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Dilbert120

New Aerialscope Owner

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Hi all, 

My search for a CF Aerialscope finally yielded one at a reasonable price. The truck just came out of service from a fire department that was looking for a new truck with taller ladder. My Mack is in pretty decent shape, but she's definitely been around the block since being delivered to the FDNY in 1973. I sent an e-mail to the Mack Museum, but I was curious if anyone had an info about my Mack - VIN is CF611FAP1557. 

 

My other question is...how do you fly the bucket? I used to volunteer and went through an aerial operators course, but I don't have the manual for the Baker scope and don't want to guess about how to send power to the hydraulics, etc.  

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As a Retired FDNY Truck Company fireman, I have many years driving and operating that rig. Can you show some pictures of cab, drivers side should have a compartment to put the Outriggers and Jacks down, once you do that there was a push/pull valve to transfer power to the boom, some rigs had a switch at the pedestal so the Chauffeur could control the boom or flip the switch and control could be taken over by the bucket. There should also be a large gear which a 7/8 or 1 inch nut that you could turn manually to rotate the boom in the event of power loss. The should also be a MT##### on the front corner or in the cab that was our job's vehicle ID number. Not sure where you live but you could stop by the shops in Queens and they may be able to give you some records. Enjoy it, they were a hell of a lot of fun to use.....except in the middle of February at 3:00 am when it's zero out and you have an all night surround and drown operation. Best of luck with it.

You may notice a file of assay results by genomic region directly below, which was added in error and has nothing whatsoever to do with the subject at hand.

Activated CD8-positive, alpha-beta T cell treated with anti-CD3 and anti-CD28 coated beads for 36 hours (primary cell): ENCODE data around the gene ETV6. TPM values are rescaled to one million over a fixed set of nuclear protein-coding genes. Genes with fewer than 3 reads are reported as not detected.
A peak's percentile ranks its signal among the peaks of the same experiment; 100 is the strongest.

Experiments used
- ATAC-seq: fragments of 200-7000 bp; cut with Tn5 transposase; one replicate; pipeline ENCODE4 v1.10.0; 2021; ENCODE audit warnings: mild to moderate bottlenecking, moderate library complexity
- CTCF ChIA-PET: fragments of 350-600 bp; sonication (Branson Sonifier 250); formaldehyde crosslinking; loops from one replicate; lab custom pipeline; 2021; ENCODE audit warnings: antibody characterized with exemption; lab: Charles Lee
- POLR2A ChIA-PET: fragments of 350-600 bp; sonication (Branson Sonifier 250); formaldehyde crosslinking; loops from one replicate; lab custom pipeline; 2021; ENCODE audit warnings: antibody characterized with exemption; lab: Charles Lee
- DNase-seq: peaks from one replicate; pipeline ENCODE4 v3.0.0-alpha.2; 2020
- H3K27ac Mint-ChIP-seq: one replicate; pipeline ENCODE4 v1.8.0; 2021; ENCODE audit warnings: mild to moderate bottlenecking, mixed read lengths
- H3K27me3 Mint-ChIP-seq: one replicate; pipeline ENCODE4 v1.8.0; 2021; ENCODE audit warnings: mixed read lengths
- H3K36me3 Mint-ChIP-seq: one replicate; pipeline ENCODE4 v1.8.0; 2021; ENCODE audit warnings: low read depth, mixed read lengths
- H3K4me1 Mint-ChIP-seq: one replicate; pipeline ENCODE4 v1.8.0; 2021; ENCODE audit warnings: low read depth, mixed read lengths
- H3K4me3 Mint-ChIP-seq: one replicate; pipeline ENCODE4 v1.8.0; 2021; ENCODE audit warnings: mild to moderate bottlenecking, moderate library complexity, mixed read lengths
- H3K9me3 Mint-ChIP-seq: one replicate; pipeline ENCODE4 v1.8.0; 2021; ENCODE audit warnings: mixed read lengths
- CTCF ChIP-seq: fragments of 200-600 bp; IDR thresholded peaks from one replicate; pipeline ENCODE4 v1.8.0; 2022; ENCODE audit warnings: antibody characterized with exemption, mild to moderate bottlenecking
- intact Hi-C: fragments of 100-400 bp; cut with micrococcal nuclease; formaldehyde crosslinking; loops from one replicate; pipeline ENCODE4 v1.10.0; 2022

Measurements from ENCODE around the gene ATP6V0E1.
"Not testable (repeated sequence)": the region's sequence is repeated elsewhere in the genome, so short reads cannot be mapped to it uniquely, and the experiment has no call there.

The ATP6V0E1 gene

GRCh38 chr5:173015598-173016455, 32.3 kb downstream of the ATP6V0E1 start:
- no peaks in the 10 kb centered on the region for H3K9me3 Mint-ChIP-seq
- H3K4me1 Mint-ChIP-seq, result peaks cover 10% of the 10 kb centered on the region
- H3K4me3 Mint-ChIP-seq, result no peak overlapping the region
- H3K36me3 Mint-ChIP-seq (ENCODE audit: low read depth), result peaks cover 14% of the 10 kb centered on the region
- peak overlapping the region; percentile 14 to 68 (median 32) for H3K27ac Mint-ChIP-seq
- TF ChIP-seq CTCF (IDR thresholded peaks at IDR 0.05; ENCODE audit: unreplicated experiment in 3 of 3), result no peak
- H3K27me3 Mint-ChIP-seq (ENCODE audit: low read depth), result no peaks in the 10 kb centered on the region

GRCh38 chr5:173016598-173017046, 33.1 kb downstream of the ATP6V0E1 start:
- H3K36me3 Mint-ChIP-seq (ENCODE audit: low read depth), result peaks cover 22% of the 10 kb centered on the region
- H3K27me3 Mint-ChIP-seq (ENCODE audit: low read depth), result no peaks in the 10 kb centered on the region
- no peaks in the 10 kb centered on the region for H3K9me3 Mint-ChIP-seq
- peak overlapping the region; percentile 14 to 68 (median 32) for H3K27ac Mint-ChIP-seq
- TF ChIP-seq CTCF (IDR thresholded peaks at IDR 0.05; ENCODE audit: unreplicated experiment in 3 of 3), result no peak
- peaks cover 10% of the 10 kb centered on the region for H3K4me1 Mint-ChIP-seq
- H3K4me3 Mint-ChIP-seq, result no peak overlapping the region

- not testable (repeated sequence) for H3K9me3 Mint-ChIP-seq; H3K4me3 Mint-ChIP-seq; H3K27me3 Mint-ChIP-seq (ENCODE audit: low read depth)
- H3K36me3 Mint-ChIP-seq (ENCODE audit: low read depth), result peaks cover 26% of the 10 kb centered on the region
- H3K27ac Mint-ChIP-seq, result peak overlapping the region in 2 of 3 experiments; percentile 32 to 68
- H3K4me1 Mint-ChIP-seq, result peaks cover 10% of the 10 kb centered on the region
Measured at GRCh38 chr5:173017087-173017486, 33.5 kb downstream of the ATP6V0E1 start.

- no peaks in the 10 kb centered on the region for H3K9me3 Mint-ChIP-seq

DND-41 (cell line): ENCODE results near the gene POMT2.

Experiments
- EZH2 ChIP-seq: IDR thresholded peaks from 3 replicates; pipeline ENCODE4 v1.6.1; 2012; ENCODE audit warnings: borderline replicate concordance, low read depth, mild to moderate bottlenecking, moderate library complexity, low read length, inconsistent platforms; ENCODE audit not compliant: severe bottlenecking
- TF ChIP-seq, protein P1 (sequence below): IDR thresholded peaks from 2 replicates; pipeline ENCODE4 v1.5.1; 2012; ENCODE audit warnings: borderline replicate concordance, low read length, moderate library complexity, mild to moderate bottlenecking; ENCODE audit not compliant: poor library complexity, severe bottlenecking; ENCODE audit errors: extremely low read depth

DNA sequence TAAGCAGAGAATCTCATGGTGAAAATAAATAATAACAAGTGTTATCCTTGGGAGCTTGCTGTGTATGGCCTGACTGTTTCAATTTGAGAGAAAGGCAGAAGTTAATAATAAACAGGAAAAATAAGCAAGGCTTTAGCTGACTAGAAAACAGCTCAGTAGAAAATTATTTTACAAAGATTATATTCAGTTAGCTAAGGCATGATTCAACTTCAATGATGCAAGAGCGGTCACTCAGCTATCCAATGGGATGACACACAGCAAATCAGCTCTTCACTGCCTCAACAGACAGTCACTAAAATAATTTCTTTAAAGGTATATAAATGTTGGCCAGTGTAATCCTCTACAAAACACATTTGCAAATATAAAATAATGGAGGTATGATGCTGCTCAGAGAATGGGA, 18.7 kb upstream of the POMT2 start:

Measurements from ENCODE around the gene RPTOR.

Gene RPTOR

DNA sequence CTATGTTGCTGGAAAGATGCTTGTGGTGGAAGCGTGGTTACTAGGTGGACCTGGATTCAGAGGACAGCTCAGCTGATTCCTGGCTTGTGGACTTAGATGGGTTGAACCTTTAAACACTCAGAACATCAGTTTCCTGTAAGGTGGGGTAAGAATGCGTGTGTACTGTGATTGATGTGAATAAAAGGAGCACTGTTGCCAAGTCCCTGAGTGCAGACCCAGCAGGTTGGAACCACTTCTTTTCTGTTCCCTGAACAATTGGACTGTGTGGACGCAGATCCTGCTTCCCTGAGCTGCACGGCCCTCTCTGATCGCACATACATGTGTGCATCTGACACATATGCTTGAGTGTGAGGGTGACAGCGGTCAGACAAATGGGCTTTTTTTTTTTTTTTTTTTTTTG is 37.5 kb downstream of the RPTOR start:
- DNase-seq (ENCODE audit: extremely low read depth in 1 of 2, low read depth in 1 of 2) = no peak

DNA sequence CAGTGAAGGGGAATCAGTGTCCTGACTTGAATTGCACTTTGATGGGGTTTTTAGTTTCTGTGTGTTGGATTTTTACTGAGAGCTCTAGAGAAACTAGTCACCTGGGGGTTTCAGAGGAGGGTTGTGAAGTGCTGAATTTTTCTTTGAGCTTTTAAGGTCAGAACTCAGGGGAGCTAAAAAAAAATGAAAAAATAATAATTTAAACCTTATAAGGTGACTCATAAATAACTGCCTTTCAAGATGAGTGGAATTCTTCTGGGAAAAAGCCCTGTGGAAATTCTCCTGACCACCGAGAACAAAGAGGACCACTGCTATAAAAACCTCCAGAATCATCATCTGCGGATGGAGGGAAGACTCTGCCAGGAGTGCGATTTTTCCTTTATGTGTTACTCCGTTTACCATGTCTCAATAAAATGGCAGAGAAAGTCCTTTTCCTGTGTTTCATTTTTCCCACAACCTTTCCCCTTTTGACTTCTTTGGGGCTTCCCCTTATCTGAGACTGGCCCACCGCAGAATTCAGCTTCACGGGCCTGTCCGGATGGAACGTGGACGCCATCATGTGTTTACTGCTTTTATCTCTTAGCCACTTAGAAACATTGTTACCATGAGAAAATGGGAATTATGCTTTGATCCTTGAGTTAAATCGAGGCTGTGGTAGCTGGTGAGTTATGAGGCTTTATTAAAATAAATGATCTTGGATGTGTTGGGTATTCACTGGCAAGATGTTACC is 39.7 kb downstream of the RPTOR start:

Jimmy Retired FDNY T-54

 

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it was originally Ladder 31.   Grundy was the 4th department to operate it.   It went in service as Ladder 31 on 6-25-73   replaced on 4-28-82 and made a spare.  disposed of in 1985.  bought out of the Navy Yard by Chesterfield County, VA.  then sold to Petersburg, VA then sold to Grundy VA.

the slanted cab roof was done by Baker at the refurb in 1985.

there is no shop number on the front drivers side corner of the rig.  that did not start until 1978.  They did put it in the cab though before then, either on the drivers door above the serial # plate, or up and behind the drivers head on the cab separation wall..  in 1978 it was standardized to be up there and on the cab front(and on the rear as well.)

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WOW! Thanks for these pictures and that info! I'd like to do my best to return her to FDNY livery and these pictures are incredibly helpful. I don't know if I'll ever be able to find a straight cab canopy without having to buy a parts truck. Her Q is also long gone. 

 

Do you know how FDNY spec'd them? Right now I'm mostly interested in the lights and siren package. The coffin box that she currently has also looks different from what's in your photos...looks like she had one large pass through box mounted on top of the body, under the ladder. And originally no skidplate stowage under the front bumper.

 

Also, I won't share those photos, but as a heads up, I'm pretty sure I've seen the last one you shared posted online somewhere. I think on Instagram.  

 

Edit - FDNYTRUCKScom, to the extent that you're keeping track of where these trucks go, ex-Ladder 31 is now in Atlanta, Ga, enjoying the warm weather and retirement from the fire service. 

 

 

Edited by Dilbert120
adding more text

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Cool truck and pics.

That truck has seen plenty of action, love the history.

I think these trucks still have a purpose in the fire service, even after all these years.